I first met Taliah at the bicycle industry trade show at a show booth where her portrait of Greg LeMond’s Tour de France winning bike (see above) was on display. When I walked by she was in the midst of painting a portrait commissioned for a charity auction of a bike ridden by one of America’s best pro cyclists, the great sprinter, Davis Phinney. The bike show was like other industry shows. There were booths for vendors of everything related to cycling from small companies in everything from apparel to parts, as well as the huge brand company names like Trek, Giant, etc. The Italian pavilion/transplanted Italian village where I usually hung out was always fun. They had a damned smoking lounge in the middle of the Vegas Convention Center! This, of course, was next to the espresso machine and lunch (pasta, salad, dessert…) that was prepared for the whole extended family of the pavilion. At the time, about 20 years ago, the bicycle retail business was on its way to becoming the commoditized industry that it is today. Despite that dead end, it is now possible to order a full custom bike from a host of boutique builders around the US or one of the remaining multi-generational family builders in Italy online. This doesn’t make the industry unique. In fact, it’s not any different than a lot of other businesses and similar to restaurants which run the gamut from fast food to rustic luxury farm-to-table fare, than the technology sector where not much is customizable. Is a custom bike better than a mass produced one? Absolutely, but I won’t take the space to go into how and why because you might be wondering what the state of the bike business has to do with Taliah?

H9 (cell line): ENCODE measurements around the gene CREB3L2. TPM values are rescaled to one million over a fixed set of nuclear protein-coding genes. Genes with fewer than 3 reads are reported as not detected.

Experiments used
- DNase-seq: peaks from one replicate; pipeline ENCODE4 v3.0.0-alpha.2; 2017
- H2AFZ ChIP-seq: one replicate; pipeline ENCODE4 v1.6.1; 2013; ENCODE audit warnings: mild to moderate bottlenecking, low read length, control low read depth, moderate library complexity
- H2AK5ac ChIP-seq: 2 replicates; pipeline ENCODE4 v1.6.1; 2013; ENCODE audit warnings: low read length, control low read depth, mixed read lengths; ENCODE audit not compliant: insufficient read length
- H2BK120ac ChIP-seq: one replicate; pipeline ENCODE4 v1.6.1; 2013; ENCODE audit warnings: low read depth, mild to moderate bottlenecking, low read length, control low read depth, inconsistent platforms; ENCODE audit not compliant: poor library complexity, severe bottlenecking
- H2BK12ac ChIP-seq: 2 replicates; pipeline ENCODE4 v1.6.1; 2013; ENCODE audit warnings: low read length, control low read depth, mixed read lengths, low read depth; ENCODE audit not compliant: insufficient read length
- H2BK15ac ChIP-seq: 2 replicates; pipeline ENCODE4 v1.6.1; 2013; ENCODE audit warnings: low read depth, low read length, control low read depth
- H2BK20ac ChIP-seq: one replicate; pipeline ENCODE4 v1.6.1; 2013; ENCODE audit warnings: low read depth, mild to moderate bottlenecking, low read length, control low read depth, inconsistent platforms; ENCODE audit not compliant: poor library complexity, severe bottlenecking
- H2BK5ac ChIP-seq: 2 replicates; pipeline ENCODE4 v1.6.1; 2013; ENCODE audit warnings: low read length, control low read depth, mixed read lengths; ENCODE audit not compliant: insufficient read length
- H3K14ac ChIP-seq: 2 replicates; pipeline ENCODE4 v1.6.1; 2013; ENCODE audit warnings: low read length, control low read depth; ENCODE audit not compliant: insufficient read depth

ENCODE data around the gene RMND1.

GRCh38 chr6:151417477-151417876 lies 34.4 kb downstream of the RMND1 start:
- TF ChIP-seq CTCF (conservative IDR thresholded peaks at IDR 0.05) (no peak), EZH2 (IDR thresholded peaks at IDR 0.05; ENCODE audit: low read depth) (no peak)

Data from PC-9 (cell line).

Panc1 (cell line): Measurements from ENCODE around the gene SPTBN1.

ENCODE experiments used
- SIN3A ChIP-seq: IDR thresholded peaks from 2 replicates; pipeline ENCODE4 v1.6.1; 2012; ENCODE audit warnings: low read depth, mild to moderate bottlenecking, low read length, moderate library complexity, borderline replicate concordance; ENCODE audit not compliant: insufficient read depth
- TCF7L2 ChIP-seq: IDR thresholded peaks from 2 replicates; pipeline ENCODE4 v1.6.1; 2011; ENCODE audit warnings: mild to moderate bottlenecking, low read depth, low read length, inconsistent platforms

Well, Taliah is an artist who paints portraits of bicycles. She has successfully created her own niche within/out of/next to/born from a love of the bicycle. The bicycle is everywhere, but even though nine or ten million of them get sold in a year, it’s a small business dollar-wise compared to other transportation or recreational sectors.
“Bikes and cycling were part of the family culture growing up. My dad always rode growing up in the Bronx and he raced track.” (Track racers ride fixed gear bikes in velodromes. They have one direct drive gear, meaning you can’t coast, and they don’t have brakes. A velodrome is a 333 meter or more in length oval shaped track with banked turns that are typically angled at 25 or more degrees.) Taliah, though grew up in Ithaca NY. She rode for fun as kids do, but there were no bikes in her life from college until her late twenties.
Before coming back to bikes, Taliah found art as a calling through an elective in high school when, “it just clicked.” Taliah explained to me that her approach has evolved, but her work pattern is established as observation based, which is to say that she is “painting about it, when I have a subject, a bike.” Years later when her relationship with the bicycle came, it came from an interest in the story of the paintings that she saw as a student pf art. As an example, when my wife and I dragged my son, his girlfriend and their friend through the Uffizi Gallery they got tired of all those Madonnas and Childs pretty quickly. How could there so many versions of the same thing was the general question from them, but Taliah told me that what she took away from all those Catholic saint paintings was the unknown bits. The idea of the story that made those subjects worth painting is what drew her interest.